Bubbe and Me in the Kitchen

Miri Rotkovitz
  • Review
By – October 28, 2016

Bubbe and Me in the Kitchen: A Kosher Cook­book of Beloved Recipes and Mod­ern Twists is an inspired sto­ry of Jew­ish grand­moth­ers and the cook­ing lega­cy they have left for future gen­er­a­tions. My grandmother’s recipes, and the new ones they’ve inspired,” Miri Rotkovitz writes, are a thread between past and future, and a part of the tapes­try we con­tin­ue to weave as a family.”

Index cards, or scraps of paper that bear a fam­i­ly recipe are an impor­tant link in the his­to­ry of fam­i­lies, and need­less to say, when served, car­ry with them the nos­tal­gia of days gone by. Writ­ing a fam­i­ly cook­book often depends on var­i­ous mem­bers of that fam­i­ly as they add their mem­o­ries, notes and sug­ges­tions. If, like my sav­ta,” Rotkovitz advis­es, you find a few recipes you enjoy enough to make your own, scrib­bling adjust­ments in the mar­gins as she did, so much the bet­ter.” This cook­book will not only have your notes but per­haps some ingre­di­ent stains on its pages!

Miri Rotkovitz is a food writer, edi­tor, recipe devel­op­er, and reg­is­tered dieti­cian. As the kosher food expert for About​.com, she shares recipes, enter­tain­ing tips, and arti­cles explor­ing kosher cul­ture online at Kosher​food​.about​.com. Bubbe and Me in the Kitchen opens with rules for cook­ing in adher­ence to kashrut and a dis­cus­sion of a healthy kosher diet. Rotkovitz help­ful­ly lists sug­ges­tions for what should be kept in the pantry, includ­ing sta­ples and sub­sti­tu­tions for Passover, and all the nec­es­sary accoutrements. 

The chap­ters are famil­iar­ly divid­ed by main ingre­di­ent: grains, poul­try, meat, etc., and Meat­less Meals” — heart­warm­ing win­ter dish in that vein would be the White Bean Cas­soulet, redo­lent with the scents of com­fort food. To note the fam­i­ly con­nec­tions, the titles of the recipes evoke their inspi­ra­tion: Ema’s Cold Rice Sal­ad (though the author admits in her mother’s day, they might have opt­ed for Minute Rice and bot­tled Ital­ian dress­ing, Roskovitz skips the short­cuts for a tasti­er, health­i­er dish); Savta’s Semi-Famous Jew­ish Apple Cake comes with a humor­ous sto­ry of a kosher bak­ery in Los Ange­les that baked the apple cake but now comes with input from the author,” whose fam­i­ly matri­arch is known for Nana Elsie’s Czecho­slo­va­kian Cook­ies — which hold a spe­cial place in the fam­i­ly reper­toire of cookies.

Bubbe and Me in the Kitchen also includes Yom Tov (Jew­ish hol­i­day) menus, includ­ing din­ners for a Lag B’Omer cook­out and a roman­tic Tu B’Av menu. Passover is one of the author’s favorite hol­i­days: Per­haps it’s the one I asso­ciate most close­ly with my grand­moth­er,” Rotkovitz explains. She’d extend the table from din­ing room to liv­ing room, host­ing con­vivial Seders with as many guests as the apart­ment would allow…” In addi­tion to charts, sub­sti­tu­tions, and oth­er resources for Passover cook­ing, Rotkovitz shares a refresh­ing approach to the hol­i­day and its culi­nary lim­i­ta­tions: I fix my eye on what we can eat, instead of try­ing to dupli­cate what’s off lim­its for the week and find I enjoy the fresh perspective.”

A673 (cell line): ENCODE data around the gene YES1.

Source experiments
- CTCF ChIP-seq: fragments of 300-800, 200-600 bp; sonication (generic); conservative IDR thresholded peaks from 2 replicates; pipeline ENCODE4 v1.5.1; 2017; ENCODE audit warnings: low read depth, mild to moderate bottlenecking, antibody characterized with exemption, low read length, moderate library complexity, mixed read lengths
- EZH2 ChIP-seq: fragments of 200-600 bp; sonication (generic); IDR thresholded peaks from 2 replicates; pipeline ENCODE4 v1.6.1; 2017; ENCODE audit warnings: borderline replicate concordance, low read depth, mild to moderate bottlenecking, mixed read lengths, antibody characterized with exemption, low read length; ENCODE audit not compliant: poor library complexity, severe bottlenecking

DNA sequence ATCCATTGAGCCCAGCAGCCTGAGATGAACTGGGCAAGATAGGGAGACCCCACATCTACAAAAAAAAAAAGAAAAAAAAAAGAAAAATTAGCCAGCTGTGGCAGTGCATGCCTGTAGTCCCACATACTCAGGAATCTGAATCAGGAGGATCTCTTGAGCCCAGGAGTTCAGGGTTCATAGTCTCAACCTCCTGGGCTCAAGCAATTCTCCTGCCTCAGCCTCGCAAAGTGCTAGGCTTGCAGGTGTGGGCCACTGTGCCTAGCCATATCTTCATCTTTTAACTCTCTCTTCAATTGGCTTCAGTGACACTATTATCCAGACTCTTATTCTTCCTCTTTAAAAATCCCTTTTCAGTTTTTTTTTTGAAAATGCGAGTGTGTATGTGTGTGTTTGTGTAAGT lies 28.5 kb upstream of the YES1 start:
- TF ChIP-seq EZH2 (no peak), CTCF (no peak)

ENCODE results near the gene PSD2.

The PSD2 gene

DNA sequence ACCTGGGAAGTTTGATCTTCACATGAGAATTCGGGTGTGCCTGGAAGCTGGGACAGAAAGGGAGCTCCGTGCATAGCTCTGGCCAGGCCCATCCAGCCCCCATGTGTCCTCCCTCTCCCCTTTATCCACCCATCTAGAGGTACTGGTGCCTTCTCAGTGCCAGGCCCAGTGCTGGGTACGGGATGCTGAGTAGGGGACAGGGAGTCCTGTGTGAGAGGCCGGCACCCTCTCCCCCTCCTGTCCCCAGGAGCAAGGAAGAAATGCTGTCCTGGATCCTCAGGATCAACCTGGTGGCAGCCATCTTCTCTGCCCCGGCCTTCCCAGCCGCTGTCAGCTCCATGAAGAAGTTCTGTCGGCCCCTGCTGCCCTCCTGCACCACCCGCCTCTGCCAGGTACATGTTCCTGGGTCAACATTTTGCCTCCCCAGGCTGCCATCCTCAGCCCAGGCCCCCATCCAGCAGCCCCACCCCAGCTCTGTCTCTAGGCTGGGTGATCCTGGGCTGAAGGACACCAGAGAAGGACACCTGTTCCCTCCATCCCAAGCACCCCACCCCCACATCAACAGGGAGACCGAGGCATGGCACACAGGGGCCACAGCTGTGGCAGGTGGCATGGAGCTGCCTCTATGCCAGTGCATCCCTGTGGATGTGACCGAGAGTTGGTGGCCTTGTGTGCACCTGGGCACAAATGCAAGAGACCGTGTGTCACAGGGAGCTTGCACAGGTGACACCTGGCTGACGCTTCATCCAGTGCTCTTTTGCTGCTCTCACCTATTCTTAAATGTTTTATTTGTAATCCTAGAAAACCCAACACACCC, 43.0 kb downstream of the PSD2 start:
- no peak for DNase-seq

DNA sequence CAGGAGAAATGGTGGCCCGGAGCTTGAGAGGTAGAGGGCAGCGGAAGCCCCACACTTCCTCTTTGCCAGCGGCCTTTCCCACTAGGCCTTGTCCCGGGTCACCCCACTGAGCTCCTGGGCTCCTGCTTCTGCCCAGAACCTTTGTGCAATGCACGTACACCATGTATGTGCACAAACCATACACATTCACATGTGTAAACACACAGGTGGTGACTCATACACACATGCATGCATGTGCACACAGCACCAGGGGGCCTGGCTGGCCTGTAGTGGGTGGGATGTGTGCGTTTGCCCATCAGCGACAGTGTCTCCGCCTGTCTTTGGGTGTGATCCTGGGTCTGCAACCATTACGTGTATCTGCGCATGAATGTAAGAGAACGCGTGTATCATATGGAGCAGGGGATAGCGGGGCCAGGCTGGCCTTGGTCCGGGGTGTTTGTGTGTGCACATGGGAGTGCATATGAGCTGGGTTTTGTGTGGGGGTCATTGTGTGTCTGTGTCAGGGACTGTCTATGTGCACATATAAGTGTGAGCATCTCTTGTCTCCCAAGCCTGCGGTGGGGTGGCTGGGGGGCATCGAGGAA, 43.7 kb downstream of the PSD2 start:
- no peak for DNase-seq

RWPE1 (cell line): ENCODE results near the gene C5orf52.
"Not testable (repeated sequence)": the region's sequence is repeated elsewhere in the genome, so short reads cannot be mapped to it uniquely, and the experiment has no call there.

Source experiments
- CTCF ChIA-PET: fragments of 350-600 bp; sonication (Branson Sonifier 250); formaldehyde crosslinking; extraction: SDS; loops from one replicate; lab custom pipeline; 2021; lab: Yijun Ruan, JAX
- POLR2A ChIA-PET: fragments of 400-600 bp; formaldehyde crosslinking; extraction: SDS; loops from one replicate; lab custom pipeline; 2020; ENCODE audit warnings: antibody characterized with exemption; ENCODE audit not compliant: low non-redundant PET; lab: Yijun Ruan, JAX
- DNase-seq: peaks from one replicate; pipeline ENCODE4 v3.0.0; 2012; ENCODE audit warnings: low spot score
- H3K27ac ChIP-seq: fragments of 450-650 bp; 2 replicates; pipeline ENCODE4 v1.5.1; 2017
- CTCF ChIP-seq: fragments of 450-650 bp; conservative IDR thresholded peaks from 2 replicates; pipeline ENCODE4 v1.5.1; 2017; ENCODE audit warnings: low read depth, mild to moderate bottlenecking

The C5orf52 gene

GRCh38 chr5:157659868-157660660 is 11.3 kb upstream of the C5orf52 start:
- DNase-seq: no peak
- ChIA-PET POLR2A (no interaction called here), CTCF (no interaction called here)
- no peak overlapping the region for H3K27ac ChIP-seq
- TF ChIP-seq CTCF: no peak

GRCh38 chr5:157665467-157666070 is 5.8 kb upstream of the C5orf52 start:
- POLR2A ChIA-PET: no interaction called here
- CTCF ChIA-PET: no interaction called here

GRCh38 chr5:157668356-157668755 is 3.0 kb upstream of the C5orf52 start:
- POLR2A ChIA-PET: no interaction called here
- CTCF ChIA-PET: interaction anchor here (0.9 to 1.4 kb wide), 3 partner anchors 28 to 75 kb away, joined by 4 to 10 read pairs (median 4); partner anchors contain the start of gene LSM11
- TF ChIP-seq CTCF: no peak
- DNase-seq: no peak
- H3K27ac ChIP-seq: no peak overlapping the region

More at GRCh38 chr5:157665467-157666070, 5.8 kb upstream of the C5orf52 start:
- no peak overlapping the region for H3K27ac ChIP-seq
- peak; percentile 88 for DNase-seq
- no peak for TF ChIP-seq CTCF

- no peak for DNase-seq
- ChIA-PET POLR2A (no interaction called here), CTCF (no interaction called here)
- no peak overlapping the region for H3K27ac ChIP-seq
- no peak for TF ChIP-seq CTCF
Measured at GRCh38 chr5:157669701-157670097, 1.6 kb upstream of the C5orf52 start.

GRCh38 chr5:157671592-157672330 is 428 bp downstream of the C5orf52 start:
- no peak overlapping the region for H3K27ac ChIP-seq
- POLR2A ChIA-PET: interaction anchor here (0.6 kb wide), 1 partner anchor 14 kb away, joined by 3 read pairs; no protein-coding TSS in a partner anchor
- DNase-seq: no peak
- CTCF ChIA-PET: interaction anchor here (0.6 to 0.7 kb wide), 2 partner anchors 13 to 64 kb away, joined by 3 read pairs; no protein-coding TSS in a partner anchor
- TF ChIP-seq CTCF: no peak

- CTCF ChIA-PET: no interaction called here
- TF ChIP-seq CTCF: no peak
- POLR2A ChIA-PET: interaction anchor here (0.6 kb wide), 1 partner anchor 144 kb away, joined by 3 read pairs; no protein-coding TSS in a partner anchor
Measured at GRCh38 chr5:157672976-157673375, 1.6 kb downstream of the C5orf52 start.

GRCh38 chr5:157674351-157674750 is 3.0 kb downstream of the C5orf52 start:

Addi­tion­al­ly, Rotkovitz is con­scious of the var­i­ous con­t­a­m­i­nants one might find in the foods they pur­chase and pre­pare. On a page enti­tled The Clean Fif­teen and the Dirty Dozen,” the author points read­ers to the Envi­ron­men­tal Work­ing Group, which looks at data sup­plied by the Unit­ed States Depart­ment of Agri­cul­ture and the Food and Drug Admin­is­tra­tion on pes­ti­cide residues and com­piles an annu­al rank­ing of com­mer­cial crops in terms of their pes­ti­cide loads. Rotkovitz urges cooks to check the most recent list and addi­tion­al guides — excel­lent advice and infor­ma­tion not often found in cookbooks.

One of the nicer touch­es in Bubbe and Me in the Kitchen is how oth­er cooks are also invit­ed to share their recipes in Bubbe and Me in the Kitchen, as well. Paula Shoy­er, for exam­ple, con­tributes a dessert recipe togeth­er with a mem­o­ry of her grandmother’s reac­tion to Shoyer’s deci­sion to study at a pas­try school in Paris: Who goes to school to learn how to bake a cake? You just bake a cake.”

Relat­ed Content:

Danièle Gor­lin Lass­ner (wife, moth­er, grand­moth­er) retired after 35 years at Ramaz where she served as Dean of Admis­sions, For­eign Lan­guage Depart­ment chair and teacher of French and Span­ish. She owns hun­dreds of cook­books. She has trans­lat­ed sev­er­al chil­dren’s books from French into Eng­lish. She has recent­ly trans­lat­ed “ A Mem­oir of Sanc­ti­ty “ by May­er Moskowitz (Mazo Pub­lish­ers, Jerusalem, Israel) from Hebrew into Eng­lish. No mat­ter the lan­guage, food is a con­stant.”

Discussion Questions